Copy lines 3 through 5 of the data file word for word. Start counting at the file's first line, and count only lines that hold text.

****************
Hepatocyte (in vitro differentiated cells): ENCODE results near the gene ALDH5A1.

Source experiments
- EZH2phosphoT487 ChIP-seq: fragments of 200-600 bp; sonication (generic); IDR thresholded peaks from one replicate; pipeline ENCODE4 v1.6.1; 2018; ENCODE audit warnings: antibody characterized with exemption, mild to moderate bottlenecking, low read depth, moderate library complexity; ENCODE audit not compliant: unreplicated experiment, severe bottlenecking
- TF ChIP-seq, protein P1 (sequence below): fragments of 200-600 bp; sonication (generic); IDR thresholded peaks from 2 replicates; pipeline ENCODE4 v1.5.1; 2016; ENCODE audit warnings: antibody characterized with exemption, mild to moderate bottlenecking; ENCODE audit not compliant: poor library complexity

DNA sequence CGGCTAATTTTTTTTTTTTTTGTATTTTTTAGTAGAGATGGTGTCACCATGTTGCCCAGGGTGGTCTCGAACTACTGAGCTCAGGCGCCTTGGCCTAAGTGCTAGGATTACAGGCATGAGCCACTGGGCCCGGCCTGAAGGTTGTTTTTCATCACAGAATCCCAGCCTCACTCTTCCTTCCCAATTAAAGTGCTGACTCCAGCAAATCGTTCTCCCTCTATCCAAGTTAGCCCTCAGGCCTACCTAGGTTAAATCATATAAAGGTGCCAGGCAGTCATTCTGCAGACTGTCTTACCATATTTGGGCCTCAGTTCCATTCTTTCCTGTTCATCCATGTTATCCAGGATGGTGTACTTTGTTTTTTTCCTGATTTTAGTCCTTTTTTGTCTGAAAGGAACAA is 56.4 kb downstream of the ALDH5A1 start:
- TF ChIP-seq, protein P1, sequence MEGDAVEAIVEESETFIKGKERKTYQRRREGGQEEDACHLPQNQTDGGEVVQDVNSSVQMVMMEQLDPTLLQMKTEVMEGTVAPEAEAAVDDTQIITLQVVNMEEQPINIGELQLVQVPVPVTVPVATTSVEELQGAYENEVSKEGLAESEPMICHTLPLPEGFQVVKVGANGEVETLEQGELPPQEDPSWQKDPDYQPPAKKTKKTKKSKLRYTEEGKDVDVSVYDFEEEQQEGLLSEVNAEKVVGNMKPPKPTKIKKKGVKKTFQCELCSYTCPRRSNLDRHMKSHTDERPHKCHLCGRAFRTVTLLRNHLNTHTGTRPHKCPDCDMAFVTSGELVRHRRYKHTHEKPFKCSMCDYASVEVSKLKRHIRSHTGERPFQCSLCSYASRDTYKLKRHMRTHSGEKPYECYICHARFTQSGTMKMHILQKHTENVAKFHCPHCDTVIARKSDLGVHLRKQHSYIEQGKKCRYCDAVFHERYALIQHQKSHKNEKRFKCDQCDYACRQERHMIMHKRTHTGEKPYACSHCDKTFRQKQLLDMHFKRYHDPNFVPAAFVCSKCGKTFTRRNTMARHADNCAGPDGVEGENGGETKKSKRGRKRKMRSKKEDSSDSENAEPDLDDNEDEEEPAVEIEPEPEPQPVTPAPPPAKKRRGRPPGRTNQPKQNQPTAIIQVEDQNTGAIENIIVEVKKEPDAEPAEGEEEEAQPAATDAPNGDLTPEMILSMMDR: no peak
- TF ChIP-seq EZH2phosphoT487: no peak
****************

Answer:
- EZH2phosphoT487 ChIP-seq: fragments of 200-600 bp; sonication (generic); IDR thresholded peaks from one replicate; pipeline ENCODE4 v1.6.1; 2018; ENCODE audit warnings: antibody characterized with exemption, mild to moderate bottlenecking, low read depth, moderate library complexity; ENCODE audit not compliant: unreplicated experiment, severe bottlenecking
- TF ChIP-seq, protein P1 (sequence below): fragments of 200-600 bp; sonication (generic); IDR thresholded peaks from 2 replicates; pipeline ENCODE4 v1.5.1; 2016; ENCODE audit warnings: antibody characterized with exemption, mild to moderate bottlenecking; ENCODE audit not compliant: poor library complexity

DNA sequence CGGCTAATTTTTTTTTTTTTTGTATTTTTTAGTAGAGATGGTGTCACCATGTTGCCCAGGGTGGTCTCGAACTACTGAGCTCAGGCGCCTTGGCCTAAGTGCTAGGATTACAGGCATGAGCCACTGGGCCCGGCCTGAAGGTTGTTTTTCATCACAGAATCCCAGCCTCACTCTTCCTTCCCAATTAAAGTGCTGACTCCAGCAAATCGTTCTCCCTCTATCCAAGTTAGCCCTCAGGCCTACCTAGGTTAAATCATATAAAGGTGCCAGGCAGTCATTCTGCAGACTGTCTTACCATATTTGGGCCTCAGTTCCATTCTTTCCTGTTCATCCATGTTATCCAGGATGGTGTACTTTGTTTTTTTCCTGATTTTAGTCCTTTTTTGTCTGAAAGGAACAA is 56.4 kb downstream of the ALDH5A1 start: